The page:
Story last updated at 2:41 p.m. Friday, July 5, 2002

Love brings uplifting sound
by Carey James
Staff Writer

photo: entertainment
  Photo provided
Laura Love, center right, and her band, will play in Home on Friday at 10 p.m. at Alice's Champagne Palace  
Discerning music fans who saw Laura Love the last time she came to town say the show was literally uplifting, as in get-off-your-butt-and-dance kind of uplifting.

According to reviewers, her past Homer performance was just an example of Love's exceptional style of entertainment and doing what comes naturally for the former Nebraska kid.

Despite disappointments over record label mergers and some challenges early in her career finding out what she was really doing up on stage, Love has chiseled, or perhaps more correctly, hip-checked out a name for herself in the funk-folk-worldbeat mosh pit of a music genre.

Laura Love and band, Afro-pop, worldbeat

* Where:
Alice's Champagne Palace, Pioneer Avenue

* When:
10 p.m. Friday

* Tickets:
$23 general admission, $21 KBBI members

* Call:

What exactly that name is, however, seems to be anyone's guess. So people keep making up words, like Afro-Celtic and hipalacian.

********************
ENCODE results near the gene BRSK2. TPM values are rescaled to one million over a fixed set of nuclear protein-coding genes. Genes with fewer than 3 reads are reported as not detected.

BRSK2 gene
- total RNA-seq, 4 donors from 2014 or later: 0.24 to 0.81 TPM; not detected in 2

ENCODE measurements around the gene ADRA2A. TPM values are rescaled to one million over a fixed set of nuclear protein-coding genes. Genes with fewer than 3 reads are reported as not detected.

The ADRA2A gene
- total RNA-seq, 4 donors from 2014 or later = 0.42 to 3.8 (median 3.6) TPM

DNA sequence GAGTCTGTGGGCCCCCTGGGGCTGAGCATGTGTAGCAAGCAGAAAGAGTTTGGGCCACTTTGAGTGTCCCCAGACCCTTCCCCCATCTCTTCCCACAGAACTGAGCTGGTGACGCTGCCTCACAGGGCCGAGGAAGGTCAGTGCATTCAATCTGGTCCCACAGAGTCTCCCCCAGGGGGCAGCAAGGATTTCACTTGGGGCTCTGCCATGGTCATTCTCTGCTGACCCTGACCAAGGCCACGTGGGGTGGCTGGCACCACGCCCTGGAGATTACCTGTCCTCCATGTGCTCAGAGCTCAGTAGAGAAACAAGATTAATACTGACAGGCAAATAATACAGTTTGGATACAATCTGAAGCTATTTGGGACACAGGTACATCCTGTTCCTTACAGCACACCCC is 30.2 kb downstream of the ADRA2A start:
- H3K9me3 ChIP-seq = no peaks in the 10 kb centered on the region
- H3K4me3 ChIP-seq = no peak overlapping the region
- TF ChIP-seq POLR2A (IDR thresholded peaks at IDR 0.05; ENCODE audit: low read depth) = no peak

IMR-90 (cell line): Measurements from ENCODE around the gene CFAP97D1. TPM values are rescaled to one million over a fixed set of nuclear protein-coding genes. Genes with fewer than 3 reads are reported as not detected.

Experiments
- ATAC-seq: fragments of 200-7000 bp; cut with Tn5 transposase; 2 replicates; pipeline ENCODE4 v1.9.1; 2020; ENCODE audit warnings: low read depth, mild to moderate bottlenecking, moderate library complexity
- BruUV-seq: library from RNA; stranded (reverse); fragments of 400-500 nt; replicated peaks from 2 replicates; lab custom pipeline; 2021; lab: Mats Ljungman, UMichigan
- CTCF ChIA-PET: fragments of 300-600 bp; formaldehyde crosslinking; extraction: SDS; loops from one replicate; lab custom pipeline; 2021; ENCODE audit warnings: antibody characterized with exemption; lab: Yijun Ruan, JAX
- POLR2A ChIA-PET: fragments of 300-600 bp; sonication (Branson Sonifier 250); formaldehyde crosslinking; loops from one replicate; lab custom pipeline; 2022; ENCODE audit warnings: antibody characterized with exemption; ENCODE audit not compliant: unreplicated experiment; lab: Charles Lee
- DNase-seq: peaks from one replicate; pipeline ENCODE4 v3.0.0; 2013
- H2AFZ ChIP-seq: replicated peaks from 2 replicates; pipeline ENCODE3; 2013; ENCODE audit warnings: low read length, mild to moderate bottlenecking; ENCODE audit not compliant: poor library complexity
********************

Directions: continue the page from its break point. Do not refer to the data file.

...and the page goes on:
"My mission in life is to put the 'yo!' back in yodel," Love said in a release. "It feels really good to put a Middle Eastern melody with an Afro-pop groove; they flow together naturally."

Love started her career at the tender age of 16, singing to the not-so-tender audience at Nebraska State Penitentiary. She moved on to college clubs, developing her vocals and bass performance.

In the late '80s, she settled in Seattle and became the founding member of Boom Boom G.I., a band that received decidedly varied reviews. After one critic tagged her as wasting her talent in an "annoyingly pointless" band, Love did some reflection, and the resulting sound can be heard today.

Love was picked up by Mercury Records in 1997 and released "Octoroon" to rave reviews from bigwigs like the New York Times, People and Time. It even topped the noncommercial radio charts for weeks. Another recording followed in 1998, but a corporate merger of her label left Love out on the street, despite her earlier success.

Love, however, doesn't go quietly into any night, and a word-of-mouth following sprang up in place of the label promoters. Festivals and a rigorous touring schedule don't hurt either.

But most important to Love and her eclectic collection of band members, who will be touring to Alaska with Love this trip, is having a good time with their music, no matter if that means the occasional failure along the way.

"They're not overly self-conscious," Love told one reviewer. "Having fun is important to everyone (in the group)."

Love's latest album, "Fourteen Days," on the Rounder Records label, touches on some heavy issues, like the World Trade Organization "battle in Seattle" and other social issues, but it is all done with Love's special brand of humor in the face of reality.

It's a mix that caused the New York Post reviewer to dub Love "one of the most promising new female artists of the last few years -- a singer-songwriter in the same class as Sarah MacLachlan and Alanis Morissette."